How sartorial principles can apply to casual clothing

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This outfit, which was shot for the recent cover story of Plaza Uomo magazine, is probably one of the most casual ever featured on Permanent Style.

Much like the first image of our popular ‘Which office are you?’ post, it is the informal end of a spectrum - both in terms of overall style and of what I wear.

In the same way, it can be dressed up by gradually swapping in more formal pieces - crewneck for the hoodie, loafers for the trainers, flannels for the chinos, etc.

But I think it’s interesting how it also reflects many of the principles espoused by Permanent Style, just in a different setting.

These are more universal than just tailored menswear.


The first is the importance of fit. Just because an outfit is less formal, it doesn’t mean it should become ill-fitting or shapeless.

So the coat here, made by Attolini-offshoot Stile Latino, has been made to measure and fits pretty well.

It’s not bespoke - and there would be little point in being so, given its lack of structure - but it is nicely suppressed through the waist. A similar effect could be achieved by having a ready-made coat altered, which most men don’t bother to do.

The Incotex chinos are in a classic fit that it took me a long time to find, but once I found it, invested in several pairs over two years.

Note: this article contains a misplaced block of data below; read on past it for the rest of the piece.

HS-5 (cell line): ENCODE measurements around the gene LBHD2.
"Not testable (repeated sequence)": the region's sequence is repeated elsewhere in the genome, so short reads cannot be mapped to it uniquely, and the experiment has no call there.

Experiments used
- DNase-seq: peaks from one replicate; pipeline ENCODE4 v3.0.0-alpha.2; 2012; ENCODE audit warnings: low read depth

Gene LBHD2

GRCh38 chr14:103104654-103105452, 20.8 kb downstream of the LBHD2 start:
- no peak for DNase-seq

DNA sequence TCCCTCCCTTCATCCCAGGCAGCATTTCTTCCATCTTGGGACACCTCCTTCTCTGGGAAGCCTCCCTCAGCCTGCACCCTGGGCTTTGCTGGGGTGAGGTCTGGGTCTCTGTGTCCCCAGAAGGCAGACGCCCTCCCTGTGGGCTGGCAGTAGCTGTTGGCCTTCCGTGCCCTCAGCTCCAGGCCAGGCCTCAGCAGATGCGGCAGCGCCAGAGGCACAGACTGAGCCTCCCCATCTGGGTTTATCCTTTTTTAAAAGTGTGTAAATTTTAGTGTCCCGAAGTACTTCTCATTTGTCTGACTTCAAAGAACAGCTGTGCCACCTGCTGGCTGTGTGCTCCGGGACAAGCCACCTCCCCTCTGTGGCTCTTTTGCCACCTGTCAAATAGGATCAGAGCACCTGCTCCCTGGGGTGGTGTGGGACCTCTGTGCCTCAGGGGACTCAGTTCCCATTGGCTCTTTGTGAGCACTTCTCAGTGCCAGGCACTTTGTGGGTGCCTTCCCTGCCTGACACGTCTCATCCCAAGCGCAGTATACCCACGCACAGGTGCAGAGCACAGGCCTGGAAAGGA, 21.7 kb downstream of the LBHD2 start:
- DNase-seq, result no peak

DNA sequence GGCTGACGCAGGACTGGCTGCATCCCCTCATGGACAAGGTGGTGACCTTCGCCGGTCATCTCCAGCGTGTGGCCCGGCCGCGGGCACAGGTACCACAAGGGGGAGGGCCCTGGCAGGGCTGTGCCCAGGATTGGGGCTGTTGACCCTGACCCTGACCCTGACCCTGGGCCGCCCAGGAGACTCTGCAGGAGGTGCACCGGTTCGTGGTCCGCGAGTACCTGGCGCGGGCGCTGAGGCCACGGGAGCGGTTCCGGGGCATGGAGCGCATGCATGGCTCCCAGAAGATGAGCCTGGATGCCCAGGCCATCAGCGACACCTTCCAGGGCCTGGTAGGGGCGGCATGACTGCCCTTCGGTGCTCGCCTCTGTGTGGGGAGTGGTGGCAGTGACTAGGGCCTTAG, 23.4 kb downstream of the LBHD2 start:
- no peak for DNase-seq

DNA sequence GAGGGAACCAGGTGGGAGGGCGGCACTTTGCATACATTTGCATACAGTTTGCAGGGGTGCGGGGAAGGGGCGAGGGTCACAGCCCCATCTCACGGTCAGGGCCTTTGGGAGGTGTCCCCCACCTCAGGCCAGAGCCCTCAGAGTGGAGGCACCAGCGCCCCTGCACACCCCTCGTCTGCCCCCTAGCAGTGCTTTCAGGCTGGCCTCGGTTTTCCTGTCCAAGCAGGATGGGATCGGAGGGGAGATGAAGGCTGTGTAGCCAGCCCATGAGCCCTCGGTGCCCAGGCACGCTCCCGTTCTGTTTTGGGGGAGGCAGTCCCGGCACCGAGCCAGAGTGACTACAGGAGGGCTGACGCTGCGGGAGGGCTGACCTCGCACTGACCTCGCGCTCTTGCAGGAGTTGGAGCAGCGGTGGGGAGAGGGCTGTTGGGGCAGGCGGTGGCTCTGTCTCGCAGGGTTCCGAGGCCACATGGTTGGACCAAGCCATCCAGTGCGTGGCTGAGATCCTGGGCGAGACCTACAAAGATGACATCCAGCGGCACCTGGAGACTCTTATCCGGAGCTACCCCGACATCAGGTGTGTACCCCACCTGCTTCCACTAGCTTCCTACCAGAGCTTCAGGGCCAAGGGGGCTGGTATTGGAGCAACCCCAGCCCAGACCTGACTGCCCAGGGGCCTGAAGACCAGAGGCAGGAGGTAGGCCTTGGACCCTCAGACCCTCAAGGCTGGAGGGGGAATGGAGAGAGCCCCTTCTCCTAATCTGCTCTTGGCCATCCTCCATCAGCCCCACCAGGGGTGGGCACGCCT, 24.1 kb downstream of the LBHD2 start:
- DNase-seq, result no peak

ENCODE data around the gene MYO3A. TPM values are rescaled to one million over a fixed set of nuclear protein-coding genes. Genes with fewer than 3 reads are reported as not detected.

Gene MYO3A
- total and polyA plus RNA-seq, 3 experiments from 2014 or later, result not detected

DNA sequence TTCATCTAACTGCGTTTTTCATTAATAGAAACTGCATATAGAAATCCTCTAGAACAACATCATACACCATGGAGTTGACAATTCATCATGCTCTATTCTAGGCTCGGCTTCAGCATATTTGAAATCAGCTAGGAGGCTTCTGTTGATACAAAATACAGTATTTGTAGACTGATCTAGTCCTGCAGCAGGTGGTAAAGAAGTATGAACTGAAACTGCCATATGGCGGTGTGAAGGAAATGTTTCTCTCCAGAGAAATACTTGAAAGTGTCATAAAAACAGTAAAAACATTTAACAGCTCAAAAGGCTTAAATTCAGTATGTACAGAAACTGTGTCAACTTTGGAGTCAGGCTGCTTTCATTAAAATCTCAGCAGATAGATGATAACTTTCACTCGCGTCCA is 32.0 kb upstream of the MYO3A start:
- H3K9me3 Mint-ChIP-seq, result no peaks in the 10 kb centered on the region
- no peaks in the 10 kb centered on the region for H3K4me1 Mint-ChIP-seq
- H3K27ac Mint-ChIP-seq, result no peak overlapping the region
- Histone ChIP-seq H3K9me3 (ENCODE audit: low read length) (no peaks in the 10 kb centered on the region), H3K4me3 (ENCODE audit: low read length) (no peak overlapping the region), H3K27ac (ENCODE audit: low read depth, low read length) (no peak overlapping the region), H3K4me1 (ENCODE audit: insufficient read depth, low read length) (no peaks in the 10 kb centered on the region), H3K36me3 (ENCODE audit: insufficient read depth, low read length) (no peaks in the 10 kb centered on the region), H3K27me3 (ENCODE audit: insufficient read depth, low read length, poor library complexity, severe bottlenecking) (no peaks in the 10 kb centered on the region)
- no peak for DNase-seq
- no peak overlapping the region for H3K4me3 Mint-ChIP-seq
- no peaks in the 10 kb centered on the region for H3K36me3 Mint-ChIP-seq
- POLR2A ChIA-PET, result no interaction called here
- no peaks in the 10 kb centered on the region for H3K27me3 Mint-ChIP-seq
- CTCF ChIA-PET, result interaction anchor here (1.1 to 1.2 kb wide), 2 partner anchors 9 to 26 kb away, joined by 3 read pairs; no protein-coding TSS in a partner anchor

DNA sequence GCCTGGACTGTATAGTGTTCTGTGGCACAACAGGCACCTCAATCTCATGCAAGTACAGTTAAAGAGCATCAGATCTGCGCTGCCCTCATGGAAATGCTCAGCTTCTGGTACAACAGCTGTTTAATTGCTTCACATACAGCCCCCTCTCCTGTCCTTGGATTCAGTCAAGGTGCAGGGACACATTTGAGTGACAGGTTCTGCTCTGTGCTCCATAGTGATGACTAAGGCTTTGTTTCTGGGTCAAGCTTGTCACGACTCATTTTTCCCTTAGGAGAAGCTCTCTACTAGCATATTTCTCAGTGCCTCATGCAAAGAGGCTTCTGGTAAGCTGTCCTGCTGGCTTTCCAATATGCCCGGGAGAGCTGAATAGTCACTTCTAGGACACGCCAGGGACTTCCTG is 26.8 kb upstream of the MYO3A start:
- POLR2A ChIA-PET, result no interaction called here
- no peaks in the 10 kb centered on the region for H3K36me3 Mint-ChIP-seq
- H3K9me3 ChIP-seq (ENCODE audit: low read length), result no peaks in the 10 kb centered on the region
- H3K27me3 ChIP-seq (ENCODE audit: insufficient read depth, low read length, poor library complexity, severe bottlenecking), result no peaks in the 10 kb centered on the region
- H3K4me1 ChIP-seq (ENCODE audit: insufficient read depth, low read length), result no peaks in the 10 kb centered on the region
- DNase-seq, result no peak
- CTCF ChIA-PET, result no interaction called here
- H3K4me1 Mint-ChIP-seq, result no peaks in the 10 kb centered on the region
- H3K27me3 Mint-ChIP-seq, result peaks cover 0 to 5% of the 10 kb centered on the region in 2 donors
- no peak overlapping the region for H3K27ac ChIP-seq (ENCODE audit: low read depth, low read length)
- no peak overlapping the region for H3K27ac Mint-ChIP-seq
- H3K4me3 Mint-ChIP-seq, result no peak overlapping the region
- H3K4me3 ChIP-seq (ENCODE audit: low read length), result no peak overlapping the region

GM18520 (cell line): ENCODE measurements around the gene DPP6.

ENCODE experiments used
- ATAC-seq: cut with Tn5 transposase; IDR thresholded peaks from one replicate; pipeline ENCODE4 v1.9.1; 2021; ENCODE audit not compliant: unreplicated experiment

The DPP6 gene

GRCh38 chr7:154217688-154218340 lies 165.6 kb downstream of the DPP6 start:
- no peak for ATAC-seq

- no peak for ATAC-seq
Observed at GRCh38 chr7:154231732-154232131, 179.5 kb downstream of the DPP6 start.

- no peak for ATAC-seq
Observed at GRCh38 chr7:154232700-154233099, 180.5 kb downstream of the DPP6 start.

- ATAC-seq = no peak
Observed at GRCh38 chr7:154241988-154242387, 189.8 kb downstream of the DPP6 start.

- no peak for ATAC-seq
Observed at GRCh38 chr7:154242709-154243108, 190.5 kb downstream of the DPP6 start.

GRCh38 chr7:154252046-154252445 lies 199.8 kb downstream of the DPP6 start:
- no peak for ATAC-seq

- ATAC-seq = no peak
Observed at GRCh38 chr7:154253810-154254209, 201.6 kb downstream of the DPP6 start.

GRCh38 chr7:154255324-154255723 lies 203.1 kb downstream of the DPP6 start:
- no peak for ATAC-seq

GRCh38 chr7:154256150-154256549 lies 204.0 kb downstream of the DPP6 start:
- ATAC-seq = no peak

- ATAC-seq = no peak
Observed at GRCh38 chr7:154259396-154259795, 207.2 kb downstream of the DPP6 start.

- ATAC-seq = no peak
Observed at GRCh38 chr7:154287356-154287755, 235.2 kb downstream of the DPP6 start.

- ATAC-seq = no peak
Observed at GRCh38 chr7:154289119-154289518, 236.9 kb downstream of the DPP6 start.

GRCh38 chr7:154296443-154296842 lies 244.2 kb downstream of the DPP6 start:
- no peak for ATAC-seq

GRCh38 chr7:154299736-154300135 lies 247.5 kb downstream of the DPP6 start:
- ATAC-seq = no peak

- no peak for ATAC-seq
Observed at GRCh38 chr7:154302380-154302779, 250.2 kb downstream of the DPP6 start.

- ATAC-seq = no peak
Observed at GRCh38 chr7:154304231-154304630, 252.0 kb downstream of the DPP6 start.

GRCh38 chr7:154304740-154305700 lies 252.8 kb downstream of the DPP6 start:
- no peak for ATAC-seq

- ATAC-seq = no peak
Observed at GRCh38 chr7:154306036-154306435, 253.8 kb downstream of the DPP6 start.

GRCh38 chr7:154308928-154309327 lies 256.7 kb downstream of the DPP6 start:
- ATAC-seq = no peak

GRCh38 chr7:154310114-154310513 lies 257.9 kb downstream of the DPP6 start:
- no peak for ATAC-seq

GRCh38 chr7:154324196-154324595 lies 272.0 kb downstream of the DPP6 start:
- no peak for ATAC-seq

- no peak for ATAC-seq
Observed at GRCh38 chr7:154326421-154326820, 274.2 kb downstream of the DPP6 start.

The hoodie from Loopwheeler in Japan is also the perfect length and slimness - something else it took me years to find.


The second point is quality.

You could certainly argue that Common Projects trainers are overpriced these days, but they remain high quality, in nice leathers and stitched soles.

Incotex, too, has worn very well for me and I therefore stick to it. There’s a Sunspel T-shirt under there that I wear to the exclusion of all else, and so on.


Thirdly, and perhaps most interestingly, there is a parallel here in terms of a simple, conservative style.

The colour paletter of grey, cream, olive and white is a subtle but harmonious one - and there is as almost as much to analyse in it as in a grey suit, with its various tie, shirt and handkerchief combinations.

There are no extremes of colour either. No bright yellows or strong purples, just because they happen to be fashionable. This makes it a more long-lasting style as well as a more sophisticated one, for me.

Good style doesn’t shout. 


In fact, if one thing unites all these points, it is subtlety. 

The hat fits to a precise shape and length that I like. But it doesn’t sit way off the back of my head, or finish in an exaggerated point.

The coat, hoodie and trousers are slim, but not super-tight. (Too many men seem to make the same mistake with their trousers as with their suits, thinking skin-tight equals masculine.)

There is subtle interest in the texture of the coat. There is something attractive about the loopwheeled sponginess of the hoodie. But these are all subtleties.

I’ve always been put off by men that wear tailoring to the exclusion of all else. Who put on a three-piece suit to take their kids to the park.

This is what I might wear at home, on a weekend. And on Sunday, going for lunch with my parents, I might swap in a Friday Polo under a tweed jacket.

Before returning to work on Monday, and revelling in a bespoke flannel suit all the more.


Photography: Jamie Ferguson for Plaza Uomo